Thursday, 4 May 2017

Popular Ernakulathappan (Shiva) temple, Kerala


Ernakulam Shiva Temple, KochiLet's See India

Ernakulam Shiva Temple, GoRoadTrip

The Ernakulam Shiva Temple, frequently referred to as Ernakulathappan (literally meaning lord of Ernakulam) Temple is  a popular one in the state of Kerala. Located in the prime area of the city -  within the Durbar Hall Ground  - it was built under the active participation  of  Diwan Sri Edakkunni Sankara Warrier in 1846. Built on a plot of about one acre of land, the temple later attained the status of the temple of the Cochin Royal  family. Here, the presiding deity is  Lord Shiva, who is believed to be the protector of the city and the people living there. It was one of the 7 royal temples patronized by the  Kochi Maharajahs  and  has been under the management of   the Cochin Devasom Board since 1949 when Cochin joined the Indian Union after independence. Among the major Shiva temples of Kerala, this one occupies an important place.  This temple is considered to have been founded by  Cheranalloor Kartha Family of South Chittoor.
 
Ernakulam, Kerala Maps of India

The temple legend has it that once Shiva accompanied by Parvathi was on his way to meet Arjuna, one of the Pandava brothers who had been meditating on the lord with intense devotion. Shiva took the guise of a tribal hunter named Kiratha to prove Arjuna' devotion to him. Before seeing Arjuna he saw a wild boar charging at Arjuna and the lord shot an arrow at the boar. At the same time, Arjuna, upon seeing the boar, shot an arrow at it. The boar, in reality, was a demon called
Mookasura who died instantly. Soon a battle was in the making between the hunter and Arjuna as to who was the real  killer of the animal and, at last, the hunter Kiratha became victorious after a long-drawn battle. Soon, grief-stricken Arjuna made a Shiva linga and showered flowers on it. To his utter astonishment, he saw the flowers falling on the tribal hunter. Arjuna realized that the tribal hunter was none other than Lord Shiva himself. In appreciation his devotion, Lord Shiva granted Pashupatha Arrow to Arjuna. After the departure of Arjuna from this area, this place became a dense wooded area and there was no human habitation and the Linga made by Arjuna also disappeared.

Centuries later, a boy named Devla with part of his  body resembling a snake accidentally saw the Shiva lingam and began to worship  it in the hope of getting cured from the curse cast on him by a sage. Despite interruptions by the people crossing the forest, he continued to pray to Shiva. The people called him Rishinagam and at last Shiva appeared before him and asked him to take a dip in the nearby pond. After the dip in the water the boy was relieved of the curse  and got back the original form.  A strange thing had happened, the mud lingam became an idol.  Based on this legend, the place got its new name, Rishnagakulam (The pond of Rishi Nagam) and the temple was constructed by the public.

As for its antiquity, Sangam literature made a mention of this temple. Chera rulers patronized this place and later when the Chera dynasty became powerless, the place came under the control of some Nair nobles who changed the name of this place to Ernakulam, (presumably derived from  Eere Naal Kulam meaning Pond with water always) implying the earlier existence of a holy pond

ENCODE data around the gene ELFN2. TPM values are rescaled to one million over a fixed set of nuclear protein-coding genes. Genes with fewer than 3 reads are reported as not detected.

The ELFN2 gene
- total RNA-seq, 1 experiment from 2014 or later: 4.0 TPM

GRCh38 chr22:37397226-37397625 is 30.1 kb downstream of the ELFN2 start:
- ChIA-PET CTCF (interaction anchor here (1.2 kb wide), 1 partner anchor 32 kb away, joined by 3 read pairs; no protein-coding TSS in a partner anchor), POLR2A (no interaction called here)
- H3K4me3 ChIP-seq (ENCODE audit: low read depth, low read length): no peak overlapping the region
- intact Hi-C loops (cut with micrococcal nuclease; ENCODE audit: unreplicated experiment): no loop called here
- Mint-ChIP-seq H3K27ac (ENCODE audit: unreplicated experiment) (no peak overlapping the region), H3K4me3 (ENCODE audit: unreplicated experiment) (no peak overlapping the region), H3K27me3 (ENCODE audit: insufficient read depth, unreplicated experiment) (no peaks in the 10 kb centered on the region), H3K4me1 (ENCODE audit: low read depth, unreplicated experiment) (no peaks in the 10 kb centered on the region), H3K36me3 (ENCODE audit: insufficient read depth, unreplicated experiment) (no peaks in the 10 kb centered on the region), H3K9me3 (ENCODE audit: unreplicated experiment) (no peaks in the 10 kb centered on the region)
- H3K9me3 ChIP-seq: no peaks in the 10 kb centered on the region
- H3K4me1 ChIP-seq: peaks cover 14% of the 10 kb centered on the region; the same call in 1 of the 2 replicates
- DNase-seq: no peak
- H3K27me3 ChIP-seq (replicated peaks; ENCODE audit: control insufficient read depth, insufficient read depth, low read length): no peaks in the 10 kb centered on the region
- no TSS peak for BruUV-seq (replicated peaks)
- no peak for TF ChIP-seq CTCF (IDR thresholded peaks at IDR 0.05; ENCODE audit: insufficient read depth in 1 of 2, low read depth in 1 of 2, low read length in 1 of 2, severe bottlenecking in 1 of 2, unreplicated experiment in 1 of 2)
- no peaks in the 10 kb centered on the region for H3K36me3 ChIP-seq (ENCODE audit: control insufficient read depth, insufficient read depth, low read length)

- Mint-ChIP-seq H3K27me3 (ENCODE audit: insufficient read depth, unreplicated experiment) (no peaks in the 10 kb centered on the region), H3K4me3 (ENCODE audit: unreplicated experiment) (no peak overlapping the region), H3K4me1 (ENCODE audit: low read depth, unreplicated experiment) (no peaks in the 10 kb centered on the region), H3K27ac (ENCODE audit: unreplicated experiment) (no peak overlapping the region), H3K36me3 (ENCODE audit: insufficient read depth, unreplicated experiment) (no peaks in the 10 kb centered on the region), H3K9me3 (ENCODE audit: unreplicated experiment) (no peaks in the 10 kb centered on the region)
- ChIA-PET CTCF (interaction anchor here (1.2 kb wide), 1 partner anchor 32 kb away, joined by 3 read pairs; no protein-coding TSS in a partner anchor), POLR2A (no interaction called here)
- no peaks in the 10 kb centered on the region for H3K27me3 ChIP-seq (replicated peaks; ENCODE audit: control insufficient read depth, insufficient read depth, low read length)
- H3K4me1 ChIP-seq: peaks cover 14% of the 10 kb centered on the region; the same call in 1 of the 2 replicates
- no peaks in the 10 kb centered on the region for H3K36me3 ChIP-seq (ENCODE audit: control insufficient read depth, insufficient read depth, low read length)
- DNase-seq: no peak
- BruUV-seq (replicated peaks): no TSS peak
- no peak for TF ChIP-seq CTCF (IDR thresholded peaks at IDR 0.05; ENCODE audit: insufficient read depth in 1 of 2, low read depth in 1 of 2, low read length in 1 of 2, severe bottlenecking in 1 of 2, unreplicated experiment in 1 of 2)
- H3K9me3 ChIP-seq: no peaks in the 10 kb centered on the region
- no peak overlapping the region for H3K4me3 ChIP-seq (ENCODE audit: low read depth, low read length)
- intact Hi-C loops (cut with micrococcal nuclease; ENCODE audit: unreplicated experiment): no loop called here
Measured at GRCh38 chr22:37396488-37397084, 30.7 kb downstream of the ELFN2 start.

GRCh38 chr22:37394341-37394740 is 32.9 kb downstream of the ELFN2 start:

Because of political compulsion, after siege of Fort Kochi by the Dutch forces in the 17th century, the rulers of Kochi shifted their capital to Eranakulam, built the palace near the temple. With the palace around, the temple under the patronage of the rulers grew in stature. The deity is considered as the Nagara Devata - the savior of the city.
The temple was in poor condition and needed  major repair works. In 1842 Diwan of Kochi, Sri Edakkunni Sankara Warrier  took the initiative and the restoration work started in 1843. The additions included two gopurams - towers on the model of  Sree Poornathrayesa Temple of Tripunithura which was the Chief Royal temple of Kochi Maharajas. The design was in typical Kerala syle. The new temple complex was opened to public in 1846.

Adorned in the Sri Kovil / Garbagaraha (sanctum sanctorum), is a Swayambhoo (self-manifested) form of Lord Shiva called  Gourisankara, facing west.  In the main  sanctum of  the small shrine  lies the original lingam once worshiped by Arjuna. Lots of People worship this original Shiva lingam  On the sides, three are shrines dedicated to Ganesha and  goddess Parvati and they can accessed through East gate called Devi Gate.  Shrines for Lord Ayyappa and Nagaraja are  an integral part of the temple located in the inner prakara. Like in many Kerala temple, the temple puja protocols start in the early morning around 4 AM and the last puja time is 8 PM

The circular sanctum has fine sculpted walls and copper tiled roof. The temple is accessed through two gates. The western Gopuram is a two-tiered  structure with gabled roofs and slanting windows  typical of Kerala style of temple design. The eastern  entrance gopuram is  very much close to the western one  in appearance. The recent additions included a  Kalayana mantap - new marriage hall and Oottupura (dining hall) for the convenience of the worshipers.

Here, the temple festivals are celebrated with great fanfare and devotion. The festivals held in November- December attract thousands of people. 

 The other popular Shiva temples in Kerala are the Ettumanoor Mahadevar Temple, Kaduthruthy Mahadeva Temple, Vaikom Temple, Chengannur Mahadeva Temple and Vadakkunathan temple 

As for the Shiva temple in Ernakulam, it is worth mentioning the valuable services rendered by the  Ernakulam Kshethra Kshema Samith. They bought the adjacent properties and were instrumental in making  the temple  a popular one in Kerala.

https://en.wikipedia.org/wiki/Ernakulam_Shiva_Temple